Mrs. Hannon suffered from heart disease, and as a hospice nurse, I knew her death was inevitable. But knowing it and experiencing it were two different things. People often asked me how I could tolerate such a job. Truth was, it was hard. I wasn’t sure how anyone else tolerated it. Each and every one of those nurses was brave and strong. Not me, though. Many people were too afraid of their own pain to stand by their loved ones at the end, turning their backs in grief. I didn’t begrudge them that. I understood. And it was because of them that I took this job. Being there, especially when family couldn’t, or wouldn’t, made me feel like I was righting some of my wrongs. Selfish, I know. But I did the best job that I could, and in the end I was thankful they had allowed me to be one of the few to spend their last moments with. A true honor.
Peeking in on Mrs. Hannon, I made sure she was comfortable and still breathing. Asleep, her breaths were shallow but strong. Her heart, however, had weakened. I expected her to pass in the night, or sometime the next afternoon at the latest. She’d signed a DNR, so there was nothing for me to do but wait.
Keeping the door cracked open, I had just stepped out of her room when I heard her.
“Kassy,” she said, so softly a human probably wouldn’t have heard her, but I had.
I walked to the bed and gently took her weathered hand. “Yes, Mrs. Hannon?”
“I thought that was you.” She coughed just once and relaxed. “Did you eat tonight, dear?”
If you only knew. I smiled to myself and nodded. “Yes, ma’am.”
“Good. You’re too skinny,” she whispered.
I wanted to laugh, but knew it was her kind heart talking. She didn’t have to worry, though. I would never get skinnier. Or fatter. Some might have thought it was a blessing, but looking the same for centuries got old. So did watching everyone I loved die while I never aged. Never changed.
I shook off the sadness that had come over me and asked, “How about a story? Your favorite?” Without waiting for an answer, I slid the well-loved book off the shelf next to her bed. She had a tendency to wake in the middle of the night. Reading soothed the both of us. And I never got tired of reading Sense and Sensibility, a favorite for us both.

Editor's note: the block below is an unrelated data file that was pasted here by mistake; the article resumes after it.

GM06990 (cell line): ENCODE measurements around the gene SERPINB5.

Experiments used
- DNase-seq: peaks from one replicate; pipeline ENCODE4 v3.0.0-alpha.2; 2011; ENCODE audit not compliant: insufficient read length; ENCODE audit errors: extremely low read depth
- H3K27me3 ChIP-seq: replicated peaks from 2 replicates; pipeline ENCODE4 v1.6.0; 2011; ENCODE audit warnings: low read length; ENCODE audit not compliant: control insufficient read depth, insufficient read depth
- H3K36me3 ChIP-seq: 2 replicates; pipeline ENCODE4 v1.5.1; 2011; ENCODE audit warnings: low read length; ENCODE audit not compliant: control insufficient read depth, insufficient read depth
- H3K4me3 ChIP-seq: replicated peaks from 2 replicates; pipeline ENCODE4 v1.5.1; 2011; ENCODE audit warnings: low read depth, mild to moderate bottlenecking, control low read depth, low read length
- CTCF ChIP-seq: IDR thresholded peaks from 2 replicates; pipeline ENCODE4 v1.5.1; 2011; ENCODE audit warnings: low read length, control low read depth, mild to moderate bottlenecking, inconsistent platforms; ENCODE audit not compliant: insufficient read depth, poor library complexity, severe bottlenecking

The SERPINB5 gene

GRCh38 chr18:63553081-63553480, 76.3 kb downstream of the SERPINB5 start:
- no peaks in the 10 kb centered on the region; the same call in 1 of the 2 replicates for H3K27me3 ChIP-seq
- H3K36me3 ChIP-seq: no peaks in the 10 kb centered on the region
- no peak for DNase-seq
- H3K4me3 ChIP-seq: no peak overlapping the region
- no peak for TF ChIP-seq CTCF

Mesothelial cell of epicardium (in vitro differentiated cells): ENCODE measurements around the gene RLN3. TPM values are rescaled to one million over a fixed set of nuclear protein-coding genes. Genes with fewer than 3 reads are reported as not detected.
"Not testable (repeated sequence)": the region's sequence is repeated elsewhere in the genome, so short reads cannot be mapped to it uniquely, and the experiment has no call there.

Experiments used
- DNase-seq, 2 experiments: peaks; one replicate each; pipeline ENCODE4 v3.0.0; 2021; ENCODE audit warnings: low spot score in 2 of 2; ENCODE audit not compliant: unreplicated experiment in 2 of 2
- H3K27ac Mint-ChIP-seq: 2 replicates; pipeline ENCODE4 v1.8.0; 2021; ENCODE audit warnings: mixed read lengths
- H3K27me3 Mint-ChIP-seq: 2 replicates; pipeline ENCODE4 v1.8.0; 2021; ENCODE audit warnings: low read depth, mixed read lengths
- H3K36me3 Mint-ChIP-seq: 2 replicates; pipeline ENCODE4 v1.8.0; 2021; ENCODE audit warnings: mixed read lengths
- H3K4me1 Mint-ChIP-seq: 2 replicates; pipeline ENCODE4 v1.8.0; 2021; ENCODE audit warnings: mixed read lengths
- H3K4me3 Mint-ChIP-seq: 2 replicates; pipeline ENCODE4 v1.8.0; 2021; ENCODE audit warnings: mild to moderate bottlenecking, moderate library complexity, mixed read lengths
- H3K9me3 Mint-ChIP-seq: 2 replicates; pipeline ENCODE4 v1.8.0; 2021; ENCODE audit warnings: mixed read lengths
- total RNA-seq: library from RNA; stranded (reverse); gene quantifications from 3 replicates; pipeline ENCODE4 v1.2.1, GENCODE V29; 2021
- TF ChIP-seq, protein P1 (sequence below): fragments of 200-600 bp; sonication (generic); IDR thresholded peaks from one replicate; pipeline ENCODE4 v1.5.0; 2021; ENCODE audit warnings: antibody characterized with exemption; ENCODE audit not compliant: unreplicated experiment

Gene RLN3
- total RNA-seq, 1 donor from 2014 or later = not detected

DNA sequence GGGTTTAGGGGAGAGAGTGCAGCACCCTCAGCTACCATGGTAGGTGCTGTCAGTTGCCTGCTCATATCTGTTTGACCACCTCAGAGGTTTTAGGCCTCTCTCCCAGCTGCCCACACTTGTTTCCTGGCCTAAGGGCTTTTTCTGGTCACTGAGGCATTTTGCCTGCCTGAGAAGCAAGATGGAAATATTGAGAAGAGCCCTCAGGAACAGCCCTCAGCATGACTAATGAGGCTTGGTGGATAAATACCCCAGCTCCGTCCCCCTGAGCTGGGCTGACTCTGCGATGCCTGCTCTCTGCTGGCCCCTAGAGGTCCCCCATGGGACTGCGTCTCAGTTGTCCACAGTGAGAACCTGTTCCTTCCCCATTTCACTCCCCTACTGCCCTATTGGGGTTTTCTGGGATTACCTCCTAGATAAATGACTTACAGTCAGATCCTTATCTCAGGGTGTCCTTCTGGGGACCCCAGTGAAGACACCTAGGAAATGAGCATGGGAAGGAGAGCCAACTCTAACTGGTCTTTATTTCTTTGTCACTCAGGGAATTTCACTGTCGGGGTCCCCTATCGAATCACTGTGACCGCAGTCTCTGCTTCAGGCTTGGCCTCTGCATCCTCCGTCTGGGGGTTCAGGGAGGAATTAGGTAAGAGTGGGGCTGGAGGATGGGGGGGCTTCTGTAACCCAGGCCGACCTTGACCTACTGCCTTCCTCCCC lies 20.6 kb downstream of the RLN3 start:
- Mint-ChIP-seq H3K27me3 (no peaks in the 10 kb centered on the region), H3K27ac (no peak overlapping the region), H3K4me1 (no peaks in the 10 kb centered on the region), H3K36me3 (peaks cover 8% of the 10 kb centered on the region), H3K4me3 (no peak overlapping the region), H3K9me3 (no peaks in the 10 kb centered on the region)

Sitting down in the soft leather chair, I kicked off my shoes and curled my legs under me as I carefully opened the cover.
“Not, tonight, dear,” she breathed softly.
“Okay.” I closed the book. “Maybe a different book?”
“Will you tell me your story?” she asked, her voice not quite as weak as before.
Looking into her faded blue eyes, I saw a knowing look that sent an ominous shiver down my spine. Feigning confusion, I shrugged. “There’s not much to tell.”
“Don’t treat me like a child.” She coughed, winced, then struggled to take a deep breath.
“Do you need more pain meds?” It wasn’t time for her next dose, but at this stage I was willing to give her more.
“No. I want you to tell me about…” She stopped to catch her breath before continuing. “Tell me about being one of you.”
One of me?
The way her shrewd stare held mine made me want to fidget, though I couldn’t tell you why. This old woman knew nothing about me. She didn’t know what I was, or what I had done…
She nodded slowly, and my eyes widened with a mixture of fear and fascination. How?
I had been so careful.
The only thing I couldn’t control was my need to work nights. Just as myths suggested, I couldn’t go out during the day for fear of becoming a fried corpse. All I could do was tell my employers that I had another job during the day and would never be able to work before six at night.
I didn’t usually need to arrive at a hospice patient’s house until around eight or nine, but I also worked part time for the Blood Donor Center, coming in only a few hours a week to help with inventory. Being a hospice nurse paid the bills, but the donor center put food in my belly.
I’d worked with the sick, the mentally ill, and the dying for many years, but I’d never had one figure out what I was. How should I proceed?
As I thought about her request, I could hear her heart weakening more and more by the second. She would be gone soon. There was no one on this earthly plane she would be able to tell. My secret would die with her.
Coming to the decision to give her this last request, I asked, “What would you like to know?”
“Everything,” she whispered.
And so I told her. Everything.